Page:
Social enterprises have been part of the Indian social sector ecosystem for a long time, albeit not in the theoretically and legally defined framework that exists now. According to the study, 'The State of Social Enterprise in Bangladesh, Ghana, India and Pakistan' (British Council, 2016), led by Emily Darko, Director of Research at Social Enterprise UK (SEUK), there are roughly 2 million social enterprises operating in India. The study based on a survey of 258 social enterprises found a young social enterprise scene with 57% being 5 years old or younger. Moreover, these social enterprises work in many sectors - skills development (53%); education (30%); agriculture/fisheries/dairy (28%); financial services (26%); energy and clean technology (26%). From the surveyed social enterprises, 80% reinvest to further social or environmental goals, and they have supported a total of 150 million beneficiaries over their lifetime. The report found a total of 39 central government policies relevant to social enterprise and entrepreneurship. A notable policy with a specific mention of social enterprises was the 'National Skill and Entrepreneurship Policy' announced on 15 July 2015 by the Ministry of Skills and Entrepreneurship. The policy includes a section on social enterprises that aims to foster social entrepreneurship and grassroots innovation. The research study, 'Social Enterprises in the Indian Context: Conceptualizing through Qualitative Lens' (Journal of Global Entrepreneurship Research, Springer Open, 15 jan 2018) (Authors: Subhanjan Sengupta of Birla Institute of Management Technology, Arunaditya Sahay of Birla Institute of Management Technology), researches the meaning of the 'social enterprise' construct in the Indian context, and develops a conceptual framework that represents the construct. The purpose of this empirical study is to develop orientation needed for aspiring social entrepreneurs and social entrepreneurship researchers to familiarize with 'social enterprise' phenomenon in India. Authors explains, 'India is a country with socio-economic and cultural diversity, and a very high population. The country offers no legal definition for social enterprises. The ecosystem of social entrepreneurship in India is created by different organizations and universities/institutes advocating, promoting, and supporting social enterprises. Multiple stakeholders such as these have formulated their own meaning of social entrepreneurship in India; their work being influenced by the social, economic, and cultural diversity across the geographical length and breadth of the country, and the regulatory frameworks of the state and central governments...The key constructs that emerged to be clustering together to form the concept of social entrepreneurship in the Indian context are social value creation, market orientation, social entrepreneur, and balanced impact.' Recently, an India focused book on social enterpreneurship, 'Social Entrepreneurship in India: Quarter Idealism and a Pound of Pragmatism', is authored by Madhukar Shukla who is a Professor of Strategic Management at XLRI Jamshedpur. The book documents rise of the social innovation movement in India, along with profiles and roadmaps. ON COVID-19 - Prof. Shukla says, 'The pandemic, and the subsequent abrupt lockdown, create an unprecedented humanitarian crisis which has still not ended...In many ways, it was also a watershed event in the civil society and social entrepreneurial space - particularly for many social entrepreneurs, who, with reference to the typology in my book, I would describe as 'Public Goods Providers'. For instance, many of the established social ventures...which were already working in the space of relief and with migrant informal sector workers, spurred up their efforts to meet this challenge. There were also many other innovative initiatives from other ventures. At a smaller and localised level, there were many initiatives taken by individuals, citizen groups, and small organizations such as helping the migrants in their journey back home, providing basic subsistence necessities like rations and sanitary pads to marginalised communities, and so on. Why I used the term 'watershed' is because what I see is that many of these efforts, which started as a response to a crisis, also brought in new talent in the sector, and many are now evolving as viable and sustainable social ventures.' ON ROLE OF ACADEMICS - Prof. Shukla says, 'Academics can and does play a useful role in the social entrepreneurship field by identifying and documenting trends, principles, and models from practice. These can help the entrepreneurs to make more informed decisions.' ON SCALING UP CHALLENGES - Prof. Shukla says, 'When organizations scale-up and try to replicate the model which has succeeded in one place, they have to deal with a new set of problems and challenges. They need to consider and plan for three critical challenges...One, scaling up into other locations also increases the complexity of operations...Secondly, scaling up would also need hiring new talent to manage increasingly complex operations of the venture...Lastly, there is the danger of 'mission drift'.' ON DIGITAL TECHNOLOGY - Prof. Shukla says, 'Over the last decade or so, with the increasing affordability of and access to digital technology, it has become a part of the models that are used by many social entrepreneurs. In my experience, three important ways in which it helps creating social change are Access, Aggregation, and Democratisation.' Read on...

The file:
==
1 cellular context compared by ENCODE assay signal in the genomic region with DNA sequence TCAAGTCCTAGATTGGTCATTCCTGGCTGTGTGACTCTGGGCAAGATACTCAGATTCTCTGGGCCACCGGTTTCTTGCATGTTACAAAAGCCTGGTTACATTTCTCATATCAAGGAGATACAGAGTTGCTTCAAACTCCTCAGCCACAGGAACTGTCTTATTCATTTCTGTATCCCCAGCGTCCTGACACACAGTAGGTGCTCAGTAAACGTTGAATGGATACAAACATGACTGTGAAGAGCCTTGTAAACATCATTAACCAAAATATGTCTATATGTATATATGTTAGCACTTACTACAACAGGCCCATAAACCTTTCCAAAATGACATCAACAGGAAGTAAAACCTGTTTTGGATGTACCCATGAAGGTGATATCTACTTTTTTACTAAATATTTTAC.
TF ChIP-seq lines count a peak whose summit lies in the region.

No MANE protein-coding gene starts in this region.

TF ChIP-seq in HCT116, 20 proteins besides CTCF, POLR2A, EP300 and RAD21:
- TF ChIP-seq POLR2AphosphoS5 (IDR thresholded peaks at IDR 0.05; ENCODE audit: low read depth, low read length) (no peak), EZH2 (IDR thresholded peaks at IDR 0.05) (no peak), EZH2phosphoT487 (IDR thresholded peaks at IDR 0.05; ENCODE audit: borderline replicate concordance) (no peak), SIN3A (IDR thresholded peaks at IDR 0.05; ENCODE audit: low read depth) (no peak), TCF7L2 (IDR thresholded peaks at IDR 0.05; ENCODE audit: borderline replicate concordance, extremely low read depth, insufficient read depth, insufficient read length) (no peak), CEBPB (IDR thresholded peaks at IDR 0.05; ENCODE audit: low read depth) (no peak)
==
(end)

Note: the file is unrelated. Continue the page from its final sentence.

YourStory: From start to scale: Tips for social enterprises from Madhukar Shukla, Author of 'Social Entrepreneurship in India'